West Germans, the western media and statesmen avoided the official name and its abbreviation, instead using terms like Ostzone, Sowjetische Besatzungszone, sogenannte DDR. The centre of political power in East Berlin was referred to as Pankow. Over time, the abbreviation DDR was increasingly used colloquially by West Germans and West German media; the term Westdeutschland, when used by West Germans, was always a reference to the geographic region of Western Germany and not to the area within the boundaries of the Federal Republic of Germany. However, this use was not always consistent. Before World War II, Ostdeutschland was used to describe all the territories east of the Elbe, as reflected in the works of sociologist Max Weber and political theorist Carl Schmitt. Explaining the internal impact of the DDR regime from the perspective of German history in the long term, historian Gerhard A. Ritter has argued that the East German state was defined by two dominant forces – Soviet Communism on the one hand, German traditions filtered through the interwar experiences of German Communists on the other.
It always was constrained by the powerful example of the prosperous West, to which East Germans compared their nation. The changes wrought by the Communists were most apparent in ending capitalism and transforming industry and agriculture, in the militarization of society, in the political thrust of the educational system and the media. On the other hand, there was little change made in the independent domains of the sciences, the engineering professions, the Protestant churches, in many bourgeois lifestyles. Social policy, says Ritter, became a critical legitimization tool in the last decades and mixed socialist and traditional elements about equally. At the Yalta Conference during World War II, the Allies (the U. S. the UK and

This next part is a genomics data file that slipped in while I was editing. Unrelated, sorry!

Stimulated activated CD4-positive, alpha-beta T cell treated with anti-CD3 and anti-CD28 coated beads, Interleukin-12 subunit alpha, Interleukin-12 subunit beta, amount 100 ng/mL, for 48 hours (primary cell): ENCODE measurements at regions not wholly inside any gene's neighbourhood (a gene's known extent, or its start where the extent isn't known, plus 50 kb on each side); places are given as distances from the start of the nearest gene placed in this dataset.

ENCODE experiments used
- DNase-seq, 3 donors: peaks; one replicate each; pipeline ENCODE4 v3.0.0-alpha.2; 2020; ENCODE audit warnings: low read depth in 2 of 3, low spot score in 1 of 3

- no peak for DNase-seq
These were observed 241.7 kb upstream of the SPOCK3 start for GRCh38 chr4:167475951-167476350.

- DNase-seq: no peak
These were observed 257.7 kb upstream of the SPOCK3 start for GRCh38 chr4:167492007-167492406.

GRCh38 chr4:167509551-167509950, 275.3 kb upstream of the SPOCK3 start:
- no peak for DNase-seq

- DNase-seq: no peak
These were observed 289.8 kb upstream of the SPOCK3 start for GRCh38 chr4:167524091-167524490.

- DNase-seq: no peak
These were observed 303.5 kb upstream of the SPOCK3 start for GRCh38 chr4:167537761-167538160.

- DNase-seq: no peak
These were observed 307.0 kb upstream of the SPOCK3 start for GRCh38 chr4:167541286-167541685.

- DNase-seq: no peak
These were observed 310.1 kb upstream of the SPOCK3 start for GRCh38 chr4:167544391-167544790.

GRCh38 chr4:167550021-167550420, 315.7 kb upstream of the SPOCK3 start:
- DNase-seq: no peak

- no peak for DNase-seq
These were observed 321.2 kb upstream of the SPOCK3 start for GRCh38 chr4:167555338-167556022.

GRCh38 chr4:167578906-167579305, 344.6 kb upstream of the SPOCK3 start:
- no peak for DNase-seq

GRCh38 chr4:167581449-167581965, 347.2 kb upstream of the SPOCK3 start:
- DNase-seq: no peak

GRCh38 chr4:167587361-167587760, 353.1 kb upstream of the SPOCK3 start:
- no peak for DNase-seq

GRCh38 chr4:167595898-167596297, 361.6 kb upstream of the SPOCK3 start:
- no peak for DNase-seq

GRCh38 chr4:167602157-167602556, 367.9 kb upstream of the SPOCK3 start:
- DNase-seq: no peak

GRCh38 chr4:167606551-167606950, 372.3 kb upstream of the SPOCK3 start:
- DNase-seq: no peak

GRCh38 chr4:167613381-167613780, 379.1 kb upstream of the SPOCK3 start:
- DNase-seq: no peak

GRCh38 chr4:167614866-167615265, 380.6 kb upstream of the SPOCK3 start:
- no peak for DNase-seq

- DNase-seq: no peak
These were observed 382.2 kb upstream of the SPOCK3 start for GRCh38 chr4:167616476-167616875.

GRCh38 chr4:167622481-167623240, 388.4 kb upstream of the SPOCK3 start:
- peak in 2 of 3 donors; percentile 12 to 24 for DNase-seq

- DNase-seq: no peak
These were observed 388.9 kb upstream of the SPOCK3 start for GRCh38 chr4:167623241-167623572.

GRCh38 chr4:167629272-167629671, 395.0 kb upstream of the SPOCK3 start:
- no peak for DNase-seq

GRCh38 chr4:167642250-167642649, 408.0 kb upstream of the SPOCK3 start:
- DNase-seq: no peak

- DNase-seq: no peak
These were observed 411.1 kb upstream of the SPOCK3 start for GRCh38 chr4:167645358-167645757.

Education is the process of facilitating learning, or the acquisition of knowledge, values and habits. Educational methods include storytelling, teaching and directed research. Education takes place under the guidance of educators and learners may educate themselves. Education can take place in formal or informal settings and any experience that has a formative effect on the way one thinks, feels, or acts may be considered educational; the methodology of teaching is called pedagogy. Formal education is divided formally into such stages as preschool or kindergarten, primary school, secondary school and college, university, or apprenticeship. A right to education has been recognized by the United Nations. In most regions, education is compulsory up to a certain age. Etymologically, the word "education" is derived from the Latin word ēducātiō from ēducō, related to the homonym ēdūcō from ē- and dūcō. Education began in prehistory, as adults trained the young in the knowledge and skills deemed necessary in their society.
In pre-literate societies, this was achieved orally and through imitation. Story-telling passed knowledge and skills from one generation to the next; as cultures began to extend their knowledge beyond skills that could be learned through imitation, formal education developed. Schools existed in Egypt at the time of the Middle Kingdom. Plato founded the Academy in the first institution of higher learning in Europe; the city of Alexandria in Egypt, established in 330 BCE, became the successor to Athens as the intellectual cradle of Ancient Greece. There, the great Library of Alexandria was built in the 3rd century BCE. European civilizations suffered a collapse of literacy and organization following the fall of Rome in CE 476. In China, Confucius, of the State of Lu, was the country's most influential ancient philosopher, whose educational outlook continues to influence the societies of China and neighbours like Korea and Vietnam. Confucius gathered disciples and searched in vain for a ruler who would adopt his ideals for good governance, but his Analects were written down by followers and have continued to influence education in East Asia into the modern era.